a waveform generator producing a stepped waveform representative of said initial peak current followed by said lesser hold current;
a current sensor providing a current feedback signal representing current flow in the solenoid coil;
a summing node responsive to said stepped waveform from said waveform generator and said current feedback signal;
a hysteresis modulator connected to an output of said summing node;
a pulse width modulator; and
a first logic circuit having inputs connected to an output of said hysteresis modulator and an output of said line voltage compensator and causing the leading edge of said initial peak current to be modulated with a duty cycle determined as an inverse function of the unregulated output voltage.
9. The driver circuit claim 8 wherein the power switch control further comprises a second logic circuit having an input connected to said output of said line voltage compensator and causing the trailing edge of said hold current to be modulated with a duty cycle determined as an inverse function of the unregulated output voltage.
10. The driver circuit of claim 2 wherein said line voltage compensator comprises a pulse width modulator.
11. The driver circuit of claim 10 wherein said pulse width modulator is a fixed frequency pulse width modulator.
12. The driver circuit of claim I further comprising a system control providing a trigger signal to said waveform generator for initiating a generation of said stepped waveform.
13. A driver circuit for an electrically operated fluid dispenser dispensing a fluid onto a substrate, the fluid dispenser having a dispensing valve movable between open and closed positions and a solenoid coil operative to cause the dispensing valve to move between the open and closed positions, the driver circuit comprising:
switching means for alternately supplying and interrupting a flow of current to the solenoid coil;
means for providing an unregulated voltage to said switching means; and
means for providing a stepped current waveform to said switching means, said stepped waveform comprising an initial peak current followed by a lesser hold current, said initial peak current having a rate of current flow represented by a slope of a leading edge of said initial peak current, said providing means operable to maintain the slope of the leading edge of said initial peak current substantially constant in response to changes in said unregulated output voltage.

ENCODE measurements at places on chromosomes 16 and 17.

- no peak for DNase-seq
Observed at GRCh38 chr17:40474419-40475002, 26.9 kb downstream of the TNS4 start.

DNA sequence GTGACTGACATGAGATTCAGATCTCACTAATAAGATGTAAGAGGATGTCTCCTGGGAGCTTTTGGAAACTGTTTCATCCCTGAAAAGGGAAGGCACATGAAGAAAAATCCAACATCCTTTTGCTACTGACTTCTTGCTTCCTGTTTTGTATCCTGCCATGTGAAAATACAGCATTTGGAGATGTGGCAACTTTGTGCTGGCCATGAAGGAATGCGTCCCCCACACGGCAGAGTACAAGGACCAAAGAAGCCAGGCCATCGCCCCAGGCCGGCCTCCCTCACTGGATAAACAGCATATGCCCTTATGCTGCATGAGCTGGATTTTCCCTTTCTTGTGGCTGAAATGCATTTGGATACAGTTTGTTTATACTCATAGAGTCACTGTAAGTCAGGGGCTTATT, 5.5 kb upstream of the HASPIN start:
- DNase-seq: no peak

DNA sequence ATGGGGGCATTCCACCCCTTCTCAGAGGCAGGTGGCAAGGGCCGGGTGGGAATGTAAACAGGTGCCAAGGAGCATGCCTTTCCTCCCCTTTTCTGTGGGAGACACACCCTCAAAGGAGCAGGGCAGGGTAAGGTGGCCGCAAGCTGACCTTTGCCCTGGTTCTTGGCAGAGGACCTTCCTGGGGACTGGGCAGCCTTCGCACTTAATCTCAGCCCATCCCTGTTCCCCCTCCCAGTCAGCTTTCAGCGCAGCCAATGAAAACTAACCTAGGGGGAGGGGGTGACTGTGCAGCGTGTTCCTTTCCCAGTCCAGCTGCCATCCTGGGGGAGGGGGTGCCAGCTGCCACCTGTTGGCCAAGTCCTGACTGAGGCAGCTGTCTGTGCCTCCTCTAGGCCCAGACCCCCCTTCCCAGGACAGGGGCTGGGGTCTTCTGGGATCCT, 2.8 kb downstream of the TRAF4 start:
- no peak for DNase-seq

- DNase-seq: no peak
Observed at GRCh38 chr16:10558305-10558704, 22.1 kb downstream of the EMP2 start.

14. A method of operating a driver circuit for an electric fluid dispenser operable to dispense a fluid onto a substrate, the fluid dispenser having a dispensing valve operatively connected to a solenoid coil, the solenoid coil being operative to move the dispensing valve between open and closed positions for controlling a flow of the fluid from the electric fluid dispenser, the method comprising:
providing a power switching circuit connected to the solenoid coil;
providing a power source supplying an unregulated output voltage to the power switching circuit;
producing with the power switching circuit a stepped current waveform having an initial peak current followed by a hold current, the initial peak current providing a rate of current flow represented by a slope of a leading edge of the initial peak current, the slope of the leading edge being produced in response to the unregulated output voltage;
maintaining the slope of the leading edge of the initial peak current substantially constant in response to the unregulated output voltage changing in magnitude; and
applying the stepped current waveform to the solenoid coil to operate the solenoid coil and the dispensing valve with an operational speed substantially independent of changes in the unregulated output voltage.
15. The method of claim 13 further comprising providing a slope of a leading edge of said initial peak current corresponding to a desired magnitude of the unregulated output voltage.
16. The method of claim 14 further comprising maintaining the slope of the leading edge of said initial peak current substantially constant in response to the unregulated output voltage deviating from said desired magnitude.
17. The method of claim 15 wherein said desired magnitude of the unregulated output voltage is a lowest expected magnitude of the unregulated output voltage.
18. The method of claim 13 further comprising:
modulating the leading edge of the initial peak current with a duty cycle determined as an inverse function of the unregulated output voltage to maintain the slope of the leading edge of the initial peak current substantially constant; and
applying the initial peak current to the solenoid coil to maintain the actuation time to open the dispensing valve substantially constant and independent of changes in the unregulated output voltage.